Unit testing an ElastAlert rule using elastalert-ci

This post refers to an early version of elastalert-ci, and technical implementation details mentioned below may not apply. Please read the README on the project repository for accurate information on how to use elastalert-ci within your project.

When I wrote my original post on unit testing for ElastAlert earlier this year, I cunningly didn’t go into very much detail on how a user should create the data required for the unit test to run against. This was largely because I hadn’t worked out the exact workflow I would use myself. Elasticsearch is relatively particular about how it wants data to be uploaded to it, with widespread usage of the .ndjson (newline-delimited JSON) format and the requirement that certain metadata fields are present. This means that it’s not as straightforward as downloading the data you want and being able to directly re-upload it to Elasticsearch. I made the call that for the first version, I would leave it up to anyone who cared enough to manipulate the data into the required format before using it.

I found some time this week to sit down and test the process of developing a new unit-tested rule from sample data, which is fairly fundamental documentation for the package. I have also created a small helper script to download the data required from Elasticsearch in a format that the unit testing framework will be able to use automatically without further human intervention. Between the two, you should be able to go from an ElastAlert rule rule to a unit-tested ElastAlert rule in less than an hour.

To illustrate the process of writing a rule, I’m going to use sample data that comes with Kibana. To follow along, you will therefore need to install Elasticsearch and Kibana. I used the ECK quickstart on Minikube, but any Elasticsearch + Kibana setup will do. You will also need some familiarity with querying Elasticsearch via the Search API.

On the Kibana homepage, click on ‘Load a data set and a Kibana dashboard’, and on the following page, on the card titled ‘Sample web logs’, click ‘Add data’. Kibana should set up the data for you, and display a success message when it is done.

The sample web logs are the sort of access logs that you would receive from a web server. For our example, let’s say that we’re interested in alerting if we see any access log entries from Firefox user agents, because we all know Firefox users are deviants who must be punished.

An ElatAlert rule for this could might look like:

name: "Catch Firefox users"
description: "Alert whenever we see a Firefox user in the logs"

index: kibana_sample_data_logs`
use_ssl: True
type: any 
  - query_string:
      query: "*Firefox*"

alert_text: "test alert"
  - "debug"

Now, let’s say we wanted to unit test whether this alert would actually work against real data in the index. elastalert-ci is built to integrate closely with CircleCI, but can also be used locally, which is what I’m going to do here.


  1. Clone elastalert-ci, and cd into the root directory of the repository.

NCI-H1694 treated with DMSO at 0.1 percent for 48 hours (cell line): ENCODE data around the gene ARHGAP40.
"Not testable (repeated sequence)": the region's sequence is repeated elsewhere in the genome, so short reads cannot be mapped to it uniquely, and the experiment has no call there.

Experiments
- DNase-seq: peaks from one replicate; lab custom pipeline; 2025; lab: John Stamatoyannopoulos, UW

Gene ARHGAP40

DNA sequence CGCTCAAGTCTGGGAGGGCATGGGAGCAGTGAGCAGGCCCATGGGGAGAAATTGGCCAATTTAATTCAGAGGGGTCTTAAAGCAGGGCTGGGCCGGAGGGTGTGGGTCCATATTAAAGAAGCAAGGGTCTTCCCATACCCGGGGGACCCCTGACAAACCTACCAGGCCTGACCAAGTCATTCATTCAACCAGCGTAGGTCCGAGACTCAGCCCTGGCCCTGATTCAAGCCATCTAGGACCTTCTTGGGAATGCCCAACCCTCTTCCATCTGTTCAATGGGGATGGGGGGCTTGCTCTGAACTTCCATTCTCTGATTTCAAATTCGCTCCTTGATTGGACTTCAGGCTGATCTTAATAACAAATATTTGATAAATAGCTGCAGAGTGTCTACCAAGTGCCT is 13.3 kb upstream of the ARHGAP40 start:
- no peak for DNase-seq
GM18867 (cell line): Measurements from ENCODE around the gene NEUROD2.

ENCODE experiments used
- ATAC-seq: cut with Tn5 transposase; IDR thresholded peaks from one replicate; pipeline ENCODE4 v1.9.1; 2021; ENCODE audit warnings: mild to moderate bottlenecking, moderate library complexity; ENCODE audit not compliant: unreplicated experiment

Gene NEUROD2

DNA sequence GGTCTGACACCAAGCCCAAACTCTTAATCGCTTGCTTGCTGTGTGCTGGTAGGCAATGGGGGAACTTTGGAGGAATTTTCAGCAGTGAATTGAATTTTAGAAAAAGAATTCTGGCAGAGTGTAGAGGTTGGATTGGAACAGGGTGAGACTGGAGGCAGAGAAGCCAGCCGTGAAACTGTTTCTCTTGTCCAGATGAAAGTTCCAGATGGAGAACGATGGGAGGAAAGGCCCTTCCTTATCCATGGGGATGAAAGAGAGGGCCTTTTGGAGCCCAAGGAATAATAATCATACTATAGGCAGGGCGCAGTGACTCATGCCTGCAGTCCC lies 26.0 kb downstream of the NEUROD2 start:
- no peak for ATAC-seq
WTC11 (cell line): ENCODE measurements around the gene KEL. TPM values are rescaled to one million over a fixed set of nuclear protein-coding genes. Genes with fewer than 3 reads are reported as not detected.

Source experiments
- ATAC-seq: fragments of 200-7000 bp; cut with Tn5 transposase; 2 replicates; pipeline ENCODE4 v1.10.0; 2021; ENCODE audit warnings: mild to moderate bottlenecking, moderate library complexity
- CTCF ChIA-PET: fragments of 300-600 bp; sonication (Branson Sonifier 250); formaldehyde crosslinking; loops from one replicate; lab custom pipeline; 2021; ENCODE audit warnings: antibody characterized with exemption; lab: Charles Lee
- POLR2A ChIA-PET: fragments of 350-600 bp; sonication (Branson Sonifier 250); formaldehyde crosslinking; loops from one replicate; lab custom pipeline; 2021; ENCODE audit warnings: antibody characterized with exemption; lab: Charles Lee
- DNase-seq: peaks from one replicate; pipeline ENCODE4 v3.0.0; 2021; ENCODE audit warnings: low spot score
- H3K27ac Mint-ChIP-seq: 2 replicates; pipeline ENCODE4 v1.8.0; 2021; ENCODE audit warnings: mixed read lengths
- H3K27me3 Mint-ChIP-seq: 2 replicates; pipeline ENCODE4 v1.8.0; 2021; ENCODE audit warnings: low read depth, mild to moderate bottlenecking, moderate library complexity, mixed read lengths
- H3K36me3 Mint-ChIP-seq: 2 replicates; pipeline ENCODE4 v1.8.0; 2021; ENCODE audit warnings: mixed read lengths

2. Copy the rule above into a new YAML file. Save it as sample_rule.yaml.
  3. The first unit-testing step is to extract the data that you want to test against from Elasticsearch, which is where the helper script does the work. The helper script currently requires the ES_USERNAME, ES_PASSWORD, ES_HOST and ES_PORT environment variables to be set, so set those to your local Elasticsearch environment.
  4. Write a search query using the Search API to get a subset of the data that you would like the unit test rule to run against. Refer to the Search API documentation if you aren’t familiar with how the Search API works. It might also be useful to use Kibana’s Dev Tools to play around with the query until you’re receiving the data that you want.
  5. Convert the query to an argument that you can pass to the exporter script in util/es-data-exporter.py. For example:

     GET kibana_sample_data_logs/_search
       "query": {
         "match_all": {}

    would translate to:

    python3 util/es-data-exporter.py --index kibana_sample_data_logs --query "{\"query\": {\"match_all\": {}}}" > access-logs.json

  6. Run the above command.
  7. Update the data-file.yaml data configuration, adding in an entry for the access log data file. Something like:

      filename: "access-logs.json"
      timestamp_field: "timestamp"
      start_time: "2020-05-20T00:39:02"
      end_time: "2020-09-20T06:15:34"

    Note: You will have to define your own start and end times based on the start and end times of the data in your index. They don’t have to match the first and last record of the access-logs.json data exactly, but the time period defined must cover the records that you want to run ElastAlert against. Defining a wide time period here is fine, but it will also increase the time taken by the script to run.

  8. Add an annotation to your sample_rule.yaml, telling it what data file the unit test will require:

    ci_data_source: "weblogs"

  9. Add the rule to the --rules argument in the Dockerfile
  10. Run the tests! sudo docker-compose build and then sudo docker-compose upi --abort-on-container-exit

If everything is successful, the containers should exit with:

elastalert-ci_1  | Testing Catch Firefox users
elastalert-ci_1  | 2020/10/04 09:18:07 Command finished successfully.
elastalert-ci_elastalert-ci_1 exited with code 0

You can try changing the rule to match on random text to verify that the run fails in case the rule doesn’t match on anything.

The most time-consuming part of this will be the formulation of the necessary query to grab the data, but ideally multiple rules can be referenced against a single data file, which should reduce the overhead of writing tests against the same data sources.

Written by Feroz Salam on 04 October 2020